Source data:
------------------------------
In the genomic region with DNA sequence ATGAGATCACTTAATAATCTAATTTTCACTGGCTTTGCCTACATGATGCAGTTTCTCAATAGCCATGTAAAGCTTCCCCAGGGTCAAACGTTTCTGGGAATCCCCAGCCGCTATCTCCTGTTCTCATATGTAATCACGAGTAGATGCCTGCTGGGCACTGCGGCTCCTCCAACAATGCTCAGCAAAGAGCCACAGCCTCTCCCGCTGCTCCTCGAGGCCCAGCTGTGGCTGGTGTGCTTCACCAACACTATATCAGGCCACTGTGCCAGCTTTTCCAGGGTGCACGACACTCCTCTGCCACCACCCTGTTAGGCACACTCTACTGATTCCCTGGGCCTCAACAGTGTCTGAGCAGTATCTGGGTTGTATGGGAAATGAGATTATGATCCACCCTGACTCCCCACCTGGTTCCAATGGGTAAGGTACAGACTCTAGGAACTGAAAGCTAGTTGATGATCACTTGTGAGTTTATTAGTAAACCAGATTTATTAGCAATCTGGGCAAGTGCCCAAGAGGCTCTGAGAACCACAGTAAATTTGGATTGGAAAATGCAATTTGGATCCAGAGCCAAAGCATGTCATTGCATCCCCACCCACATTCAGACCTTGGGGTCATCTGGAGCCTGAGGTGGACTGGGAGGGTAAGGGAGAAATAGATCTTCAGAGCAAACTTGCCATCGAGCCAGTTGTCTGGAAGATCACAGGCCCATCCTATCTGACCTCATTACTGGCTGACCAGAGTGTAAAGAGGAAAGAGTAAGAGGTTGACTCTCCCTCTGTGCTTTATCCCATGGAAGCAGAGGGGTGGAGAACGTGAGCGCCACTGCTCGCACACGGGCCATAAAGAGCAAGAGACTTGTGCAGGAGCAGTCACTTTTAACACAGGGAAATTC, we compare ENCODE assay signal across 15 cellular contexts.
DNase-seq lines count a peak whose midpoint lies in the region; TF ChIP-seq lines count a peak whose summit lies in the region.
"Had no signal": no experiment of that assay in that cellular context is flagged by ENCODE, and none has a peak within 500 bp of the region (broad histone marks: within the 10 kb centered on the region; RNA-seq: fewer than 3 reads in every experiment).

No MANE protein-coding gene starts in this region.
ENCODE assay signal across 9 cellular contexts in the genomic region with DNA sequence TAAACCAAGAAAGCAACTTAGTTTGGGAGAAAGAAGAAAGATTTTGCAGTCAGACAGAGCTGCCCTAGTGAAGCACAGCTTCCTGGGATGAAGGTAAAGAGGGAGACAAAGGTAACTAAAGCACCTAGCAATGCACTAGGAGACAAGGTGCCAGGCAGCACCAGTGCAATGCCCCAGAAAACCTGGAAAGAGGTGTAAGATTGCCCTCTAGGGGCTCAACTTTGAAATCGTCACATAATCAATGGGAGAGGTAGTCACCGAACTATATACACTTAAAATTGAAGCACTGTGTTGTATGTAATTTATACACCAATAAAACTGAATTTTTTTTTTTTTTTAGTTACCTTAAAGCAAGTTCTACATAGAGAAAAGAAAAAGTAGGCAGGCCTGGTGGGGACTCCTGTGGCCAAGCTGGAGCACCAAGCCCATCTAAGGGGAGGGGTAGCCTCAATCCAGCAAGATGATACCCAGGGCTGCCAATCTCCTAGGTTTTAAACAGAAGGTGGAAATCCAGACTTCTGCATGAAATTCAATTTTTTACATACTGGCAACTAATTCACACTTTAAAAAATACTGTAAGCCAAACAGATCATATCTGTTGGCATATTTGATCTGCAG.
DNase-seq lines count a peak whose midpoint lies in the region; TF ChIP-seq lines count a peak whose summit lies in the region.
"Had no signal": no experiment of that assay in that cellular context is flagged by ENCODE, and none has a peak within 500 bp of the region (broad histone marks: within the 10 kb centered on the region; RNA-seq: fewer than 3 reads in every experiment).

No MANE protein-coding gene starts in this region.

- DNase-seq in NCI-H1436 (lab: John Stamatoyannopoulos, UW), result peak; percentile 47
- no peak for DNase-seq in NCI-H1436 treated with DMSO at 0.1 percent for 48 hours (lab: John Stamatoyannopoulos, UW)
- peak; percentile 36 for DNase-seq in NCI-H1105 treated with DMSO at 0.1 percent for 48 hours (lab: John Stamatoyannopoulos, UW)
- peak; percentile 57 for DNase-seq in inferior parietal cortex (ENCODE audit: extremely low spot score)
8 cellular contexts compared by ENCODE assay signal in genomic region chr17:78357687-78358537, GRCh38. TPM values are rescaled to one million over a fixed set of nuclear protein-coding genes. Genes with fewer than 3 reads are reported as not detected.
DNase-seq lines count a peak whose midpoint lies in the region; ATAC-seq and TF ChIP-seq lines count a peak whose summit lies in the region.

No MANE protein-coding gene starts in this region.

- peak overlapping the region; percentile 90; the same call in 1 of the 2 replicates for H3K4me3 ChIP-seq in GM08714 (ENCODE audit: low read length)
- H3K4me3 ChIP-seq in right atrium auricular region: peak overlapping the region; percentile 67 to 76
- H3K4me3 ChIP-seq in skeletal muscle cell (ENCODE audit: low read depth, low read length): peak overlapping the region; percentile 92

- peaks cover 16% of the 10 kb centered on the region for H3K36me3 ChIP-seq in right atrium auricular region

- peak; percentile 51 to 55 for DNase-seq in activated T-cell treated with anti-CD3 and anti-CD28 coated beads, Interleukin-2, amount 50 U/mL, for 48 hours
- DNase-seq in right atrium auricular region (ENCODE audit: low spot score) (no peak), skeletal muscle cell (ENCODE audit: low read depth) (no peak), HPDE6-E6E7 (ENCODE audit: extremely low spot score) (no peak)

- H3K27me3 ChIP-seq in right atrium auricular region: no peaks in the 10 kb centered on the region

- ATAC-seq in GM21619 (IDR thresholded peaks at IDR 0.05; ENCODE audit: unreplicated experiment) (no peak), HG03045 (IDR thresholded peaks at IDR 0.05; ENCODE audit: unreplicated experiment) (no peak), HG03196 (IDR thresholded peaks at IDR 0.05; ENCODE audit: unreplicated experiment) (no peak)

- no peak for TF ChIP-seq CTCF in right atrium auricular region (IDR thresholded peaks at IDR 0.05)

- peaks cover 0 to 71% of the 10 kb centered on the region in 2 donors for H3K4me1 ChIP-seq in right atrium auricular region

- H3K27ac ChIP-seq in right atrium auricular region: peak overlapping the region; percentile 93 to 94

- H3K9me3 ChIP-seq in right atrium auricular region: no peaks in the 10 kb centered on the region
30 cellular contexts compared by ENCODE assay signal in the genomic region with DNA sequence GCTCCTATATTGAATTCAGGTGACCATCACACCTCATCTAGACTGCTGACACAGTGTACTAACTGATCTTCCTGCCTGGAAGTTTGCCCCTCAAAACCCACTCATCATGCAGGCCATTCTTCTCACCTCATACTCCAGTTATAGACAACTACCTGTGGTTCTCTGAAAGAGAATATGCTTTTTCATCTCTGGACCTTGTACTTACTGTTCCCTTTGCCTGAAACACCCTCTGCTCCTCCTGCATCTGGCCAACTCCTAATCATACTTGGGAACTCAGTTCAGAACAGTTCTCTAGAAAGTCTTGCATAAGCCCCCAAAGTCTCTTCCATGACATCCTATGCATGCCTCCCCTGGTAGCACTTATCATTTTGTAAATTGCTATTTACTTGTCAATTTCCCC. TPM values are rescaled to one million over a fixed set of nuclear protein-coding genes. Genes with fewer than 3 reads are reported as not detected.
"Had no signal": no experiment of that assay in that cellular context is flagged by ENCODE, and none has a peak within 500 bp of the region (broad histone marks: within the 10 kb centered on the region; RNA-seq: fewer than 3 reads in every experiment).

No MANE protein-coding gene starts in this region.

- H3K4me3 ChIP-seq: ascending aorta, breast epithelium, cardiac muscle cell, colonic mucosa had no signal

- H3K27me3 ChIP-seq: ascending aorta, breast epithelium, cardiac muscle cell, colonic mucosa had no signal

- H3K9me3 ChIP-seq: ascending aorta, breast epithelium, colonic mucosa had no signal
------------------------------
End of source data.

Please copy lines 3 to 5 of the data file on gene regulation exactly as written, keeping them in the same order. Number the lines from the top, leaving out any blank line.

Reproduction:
"Had no signal": no experiment of that assay in that cellular context is flagged by ENCODE, and none has a peak within 500 bp of the region (broad histone marks: within the 10 kb centered on the region; RNA-seq: fewer than 3 reads in every experiment).

No MANE protein-coding gene starts in this region.
ENCODE assay signal across 9 cellular contexts in the genomic region with DNA sequence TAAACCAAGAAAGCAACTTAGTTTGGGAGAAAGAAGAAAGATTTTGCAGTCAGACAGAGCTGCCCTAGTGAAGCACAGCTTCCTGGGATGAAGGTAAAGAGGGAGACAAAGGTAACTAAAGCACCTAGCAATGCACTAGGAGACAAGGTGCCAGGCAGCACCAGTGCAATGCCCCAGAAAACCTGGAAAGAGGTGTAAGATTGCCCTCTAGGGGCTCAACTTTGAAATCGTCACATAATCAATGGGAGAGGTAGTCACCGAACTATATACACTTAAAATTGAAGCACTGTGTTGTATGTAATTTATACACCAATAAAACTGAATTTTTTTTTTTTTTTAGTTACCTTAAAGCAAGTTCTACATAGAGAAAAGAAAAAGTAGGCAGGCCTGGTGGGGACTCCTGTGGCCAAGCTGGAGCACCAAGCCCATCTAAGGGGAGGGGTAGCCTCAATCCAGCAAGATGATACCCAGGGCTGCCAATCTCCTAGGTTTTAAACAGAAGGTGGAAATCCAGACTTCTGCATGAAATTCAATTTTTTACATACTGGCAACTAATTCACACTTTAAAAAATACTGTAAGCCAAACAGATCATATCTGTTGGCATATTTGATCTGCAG.